Morristown woman declared dead by IRS, cannot receive refund

Morristown woman declared dead by IRS, cannot receive refund

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Christina Adams was told by the IRS that she could not receive her refund because she was dead. Christina Adams was told by the IRS that she could not receive her refund because she was dead.

By DON DARE
6 On Your Side Consumer Investigator

MORRISTOWN (WATE) - The April 15 tax deadline is now less than a month away. Some people have gotten their refund.

However, the refund has been delayed for a woman in Morristown who filed early because the IRS has listed her as dead.

Christina Adams filed her taxes in January with the help of a tax preparation service. With another child coming along, she was anticipating a nice return.

Still working when we met her last week, she said she was planning on using the $6,000 refund she was anticipating to tide her over while she is out of work with her new baby.

"With the money, I was hoping not to worry while I'm on my leave because I will have to take six to eight weeks off from work," she said.

The new baby girl will be this single mother's second child.

She paid a tax preparation service in January to assist in filing her taxes and expected her refund sometime in February.

Instead of her money, she got a call. There was a problem. 

"I come to find out that I'm deceased," she said.  "I'd like to know when and why didn't I get my life insurance, if I had been dead for so long."

She says her tax preparer double checked the information sent to the IRS. The conclusion was that no mistake had been made.

"I had to go to the Social Security office and get a letter proving I wasn't deceased."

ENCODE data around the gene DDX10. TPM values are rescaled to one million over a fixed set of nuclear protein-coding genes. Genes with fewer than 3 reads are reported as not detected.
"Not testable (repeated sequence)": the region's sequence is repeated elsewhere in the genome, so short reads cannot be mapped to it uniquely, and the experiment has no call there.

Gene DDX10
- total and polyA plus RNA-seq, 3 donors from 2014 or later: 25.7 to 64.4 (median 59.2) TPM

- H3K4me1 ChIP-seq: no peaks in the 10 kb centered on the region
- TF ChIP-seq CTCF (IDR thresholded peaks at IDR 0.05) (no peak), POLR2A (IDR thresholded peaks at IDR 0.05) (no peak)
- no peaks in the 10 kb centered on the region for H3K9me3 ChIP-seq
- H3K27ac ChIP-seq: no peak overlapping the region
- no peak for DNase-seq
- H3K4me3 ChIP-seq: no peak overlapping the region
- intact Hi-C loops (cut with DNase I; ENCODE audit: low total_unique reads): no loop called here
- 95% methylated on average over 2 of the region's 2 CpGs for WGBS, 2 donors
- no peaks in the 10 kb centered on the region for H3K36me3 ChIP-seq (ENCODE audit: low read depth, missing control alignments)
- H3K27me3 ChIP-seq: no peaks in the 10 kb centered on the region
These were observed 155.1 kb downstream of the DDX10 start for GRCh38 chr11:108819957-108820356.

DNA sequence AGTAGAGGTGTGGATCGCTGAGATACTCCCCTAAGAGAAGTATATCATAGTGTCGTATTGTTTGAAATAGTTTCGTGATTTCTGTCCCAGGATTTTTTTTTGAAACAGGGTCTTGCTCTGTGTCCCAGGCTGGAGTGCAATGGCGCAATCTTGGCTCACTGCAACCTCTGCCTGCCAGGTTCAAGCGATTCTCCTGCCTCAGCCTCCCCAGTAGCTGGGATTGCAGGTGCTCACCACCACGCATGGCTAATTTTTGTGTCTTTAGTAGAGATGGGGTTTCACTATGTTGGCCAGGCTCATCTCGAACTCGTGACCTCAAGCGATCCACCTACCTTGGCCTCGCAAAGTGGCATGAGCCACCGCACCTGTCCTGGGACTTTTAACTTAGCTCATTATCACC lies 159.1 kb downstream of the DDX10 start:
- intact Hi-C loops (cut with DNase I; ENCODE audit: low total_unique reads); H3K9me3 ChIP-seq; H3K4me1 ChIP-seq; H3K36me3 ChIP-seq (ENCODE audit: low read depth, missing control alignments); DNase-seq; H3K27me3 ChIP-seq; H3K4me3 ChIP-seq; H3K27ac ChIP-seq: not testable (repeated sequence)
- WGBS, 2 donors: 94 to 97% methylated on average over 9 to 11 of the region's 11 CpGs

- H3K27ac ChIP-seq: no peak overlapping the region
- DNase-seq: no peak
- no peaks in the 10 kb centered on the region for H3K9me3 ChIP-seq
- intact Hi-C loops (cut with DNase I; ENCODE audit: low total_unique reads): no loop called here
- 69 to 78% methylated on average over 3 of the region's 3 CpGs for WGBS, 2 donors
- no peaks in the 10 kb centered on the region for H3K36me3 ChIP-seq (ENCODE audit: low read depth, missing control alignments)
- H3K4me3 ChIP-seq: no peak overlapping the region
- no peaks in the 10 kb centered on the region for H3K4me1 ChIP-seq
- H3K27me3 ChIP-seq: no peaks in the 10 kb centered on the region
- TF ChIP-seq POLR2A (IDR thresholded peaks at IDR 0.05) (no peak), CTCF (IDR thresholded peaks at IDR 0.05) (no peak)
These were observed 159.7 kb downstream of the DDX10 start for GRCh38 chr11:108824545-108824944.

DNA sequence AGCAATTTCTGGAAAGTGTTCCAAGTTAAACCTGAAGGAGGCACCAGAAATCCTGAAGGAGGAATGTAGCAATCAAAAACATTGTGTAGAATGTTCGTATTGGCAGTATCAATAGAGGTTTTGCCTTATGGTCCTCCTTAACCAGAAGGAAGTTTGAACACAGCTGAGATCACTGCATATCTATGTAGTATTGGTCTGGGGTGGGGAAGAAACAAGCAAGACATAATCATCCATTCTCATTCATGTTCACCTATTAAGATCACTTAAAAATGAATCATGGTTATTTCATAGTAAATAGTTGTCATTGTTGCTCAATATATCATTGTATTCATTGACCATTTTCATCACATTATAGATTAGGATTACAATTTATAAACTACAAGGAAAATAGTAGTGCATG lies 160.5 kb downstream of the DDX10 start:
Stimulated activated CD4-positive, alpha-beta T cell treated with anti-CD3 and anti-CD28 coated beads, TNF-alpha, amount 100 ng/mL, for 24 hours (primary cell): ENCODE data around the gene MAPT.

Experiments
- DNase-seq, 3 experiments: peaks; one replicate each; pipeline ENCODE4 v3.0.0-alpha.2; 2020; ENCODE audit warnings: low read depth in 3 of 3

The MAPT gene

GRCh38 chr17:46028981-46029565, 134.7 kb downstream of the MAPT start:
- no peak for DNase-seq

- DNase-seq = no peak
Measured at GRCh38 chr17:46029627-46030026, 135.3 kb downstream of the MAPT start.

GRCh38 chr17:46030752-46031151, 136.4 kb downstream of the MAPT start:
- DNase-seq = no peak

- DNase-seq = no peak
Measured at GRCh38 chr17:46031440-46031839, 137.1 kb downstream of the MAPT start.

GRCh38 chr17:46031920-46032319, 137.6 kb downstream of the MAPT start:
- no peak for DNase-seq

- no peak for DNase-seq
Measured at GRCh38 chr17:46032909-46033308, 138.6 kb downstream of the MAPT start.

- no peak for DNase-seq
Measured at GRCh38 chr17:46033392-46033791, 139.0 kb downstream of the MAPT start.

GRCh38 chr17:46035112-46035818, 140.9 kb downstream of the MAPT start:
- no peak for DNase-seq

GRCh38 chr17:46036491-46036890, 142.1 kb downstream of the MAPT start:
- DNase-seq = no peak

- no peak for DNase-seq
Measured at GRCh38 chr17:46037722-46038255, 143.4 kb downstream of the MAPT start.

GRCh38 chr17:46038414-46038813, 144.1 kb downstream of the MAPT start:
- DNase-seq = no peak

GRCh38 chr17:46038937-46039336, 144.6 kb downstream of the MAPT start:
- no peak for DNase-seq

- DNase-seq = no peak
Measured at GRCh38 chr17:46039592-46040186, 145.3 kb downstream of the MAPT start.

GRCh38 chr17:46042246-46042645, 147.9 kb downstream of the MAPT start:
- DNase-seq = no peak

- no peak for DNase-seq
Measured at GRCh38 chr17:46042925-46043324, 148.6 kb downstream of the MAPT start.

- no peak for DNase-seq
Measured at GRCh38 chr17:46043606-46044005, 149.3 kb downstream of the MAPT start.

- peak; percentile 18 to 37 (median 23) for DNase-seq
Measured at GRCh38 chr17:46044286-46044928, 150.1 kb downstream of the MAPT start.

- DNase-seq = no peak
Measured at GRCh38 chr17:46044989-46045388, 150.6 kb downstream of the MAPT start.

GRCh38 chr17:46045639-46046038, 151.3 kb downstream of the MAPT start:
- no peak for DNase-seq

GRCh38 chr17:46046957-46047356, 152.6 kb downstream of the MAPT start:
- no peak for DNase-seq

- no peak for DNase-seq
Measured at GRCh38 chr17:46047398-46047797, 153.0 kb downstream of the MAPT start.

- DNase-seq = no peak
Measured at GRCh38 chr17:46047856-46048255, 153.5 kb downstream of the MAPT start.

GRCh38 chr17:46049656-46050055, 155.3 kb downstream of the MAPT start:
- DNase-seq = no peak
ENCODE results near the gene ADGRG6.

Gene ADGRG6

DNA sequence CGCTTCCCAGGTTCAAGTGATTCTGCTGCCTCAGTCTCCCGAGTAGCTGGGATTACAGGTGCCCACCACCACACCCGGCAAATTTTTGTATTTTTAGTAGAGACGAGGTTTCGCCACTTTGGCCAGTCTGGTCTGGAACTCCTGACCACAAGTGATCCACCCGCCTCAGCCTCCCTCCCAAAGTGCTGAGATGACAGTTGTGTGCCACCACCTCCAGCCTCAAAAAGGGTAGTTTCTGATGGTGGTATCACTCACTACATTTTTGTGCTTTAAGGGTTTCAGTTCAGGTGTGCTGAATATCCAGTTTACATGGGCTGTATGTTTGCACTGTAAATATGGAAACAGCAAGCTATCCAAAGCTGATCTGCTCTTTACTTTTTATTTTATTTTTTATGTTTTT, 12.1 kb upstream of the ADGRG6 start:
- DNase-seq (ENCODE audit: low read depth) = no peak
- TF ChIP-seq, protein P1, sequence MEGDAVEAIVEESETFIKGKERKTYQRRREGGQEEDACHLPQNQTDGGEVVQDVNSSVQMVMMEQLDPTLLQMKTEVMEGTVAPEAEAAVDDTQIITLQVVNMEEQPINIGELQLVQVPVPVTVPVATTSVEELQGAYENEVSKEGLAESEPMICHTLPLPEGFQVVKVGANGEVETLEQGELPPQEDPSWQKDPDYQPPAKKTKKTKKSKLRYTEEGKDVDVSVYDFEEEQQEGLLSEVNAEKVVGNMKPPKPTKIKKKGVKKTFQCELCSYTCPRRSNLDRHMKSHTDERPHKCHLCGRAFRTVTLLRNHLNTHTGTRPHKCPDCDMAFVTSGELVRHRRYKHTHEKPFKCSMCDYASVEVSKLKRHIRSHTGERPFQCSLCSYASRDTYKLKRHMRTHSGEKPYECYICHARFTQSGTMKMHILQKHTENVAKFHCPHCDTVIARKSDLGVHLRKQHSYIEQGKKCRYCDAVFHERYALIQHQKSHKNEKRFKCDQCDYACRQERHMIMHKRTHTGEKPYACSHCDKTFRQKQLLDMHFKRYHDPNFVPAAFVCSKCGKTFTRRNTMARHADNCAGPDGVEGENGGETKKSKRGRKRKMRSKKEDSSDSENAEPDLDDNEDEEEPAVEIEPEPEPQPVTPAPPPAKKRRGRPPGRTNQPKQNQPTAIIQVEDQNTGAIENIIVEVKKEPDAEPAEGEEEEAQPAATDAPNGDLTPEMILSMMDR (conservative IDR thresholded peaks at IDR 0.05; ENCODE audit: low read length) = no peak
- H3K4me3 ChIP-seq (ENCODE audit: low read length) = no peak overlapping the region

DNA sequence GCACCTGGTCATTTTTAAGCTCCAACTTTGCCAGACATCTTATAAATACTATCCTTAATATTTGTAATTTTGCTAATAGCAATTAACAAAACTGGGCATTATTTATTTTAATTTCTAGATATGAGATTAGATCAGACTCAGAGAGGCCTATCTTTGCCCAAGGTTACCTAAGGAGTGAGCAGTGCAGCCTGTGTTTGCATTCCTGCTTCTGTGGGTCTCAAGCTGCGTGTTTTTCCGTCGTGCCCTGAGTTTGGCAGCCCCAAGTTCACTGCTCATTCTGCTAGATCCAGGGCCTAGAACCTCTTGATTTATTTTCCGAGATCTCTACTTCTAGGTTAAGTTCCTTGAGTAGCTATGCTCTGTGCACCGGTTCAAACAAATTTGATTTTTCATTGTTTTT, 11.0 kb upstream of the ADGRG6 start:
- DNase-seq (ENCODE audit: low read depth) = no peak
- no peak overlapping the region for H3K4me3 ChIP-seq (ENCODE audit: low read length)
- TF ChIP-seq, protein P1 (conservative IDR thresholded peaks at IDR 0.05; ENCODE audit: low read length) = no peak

With the letter from Social Security, the tax fraud department from the IRS instructed Adams to have her tax preparer re-file her return.

"I got a copy of all my tax stuff sent all that in along with my ID, my Social Security and a note that I was not deceased, and sent that Priority Mail," Adams said.

Despite proof that she had not died, her return was denied a second time.

"I don't know how I'm dead with the IRS, but still alive with the Social Security board," she said.

What puzzles Adams is her payroll taxes continue to be withdrawn from her weekly paycheck.

"They're still taking taxes out of every check that I get," she said. "How can they take a dead person's taxes?"

Pearl Bolling, Adams' mother, says two months of waiting for a resolution is too long for the IRS to figure out how the error was made in her daughter's tax return.

"She has worked very hard to have what she does have. And to lose it over a silly mistake," said Bolling.

6 On Your Side contacted the IRS. While it is prohibited by law to discuss a person's tax matters or situation, we were told unusual or difficult federal tax return issues can be handled by the Taxpayer Advocate Service, which is an independent organization within the IRS.

Adams' tax advocate said three weeks ago he had received the personal information showing she is not deceased.

She says yet again it's going take weeks for them to figure out she's alive.

"[I] hope to have the matter resolved by April the 15th. I think they should have investigated it as soon as it happened," she said. "I have been working the whole time and haven't been notified at all."

All of Adams' documentation has been sent to the taxpayer advocate service for further examination and investigation.

Adams' baby Ella was born Tuesday morning. Her last day at work was last Friday. She hopes to return in three months.

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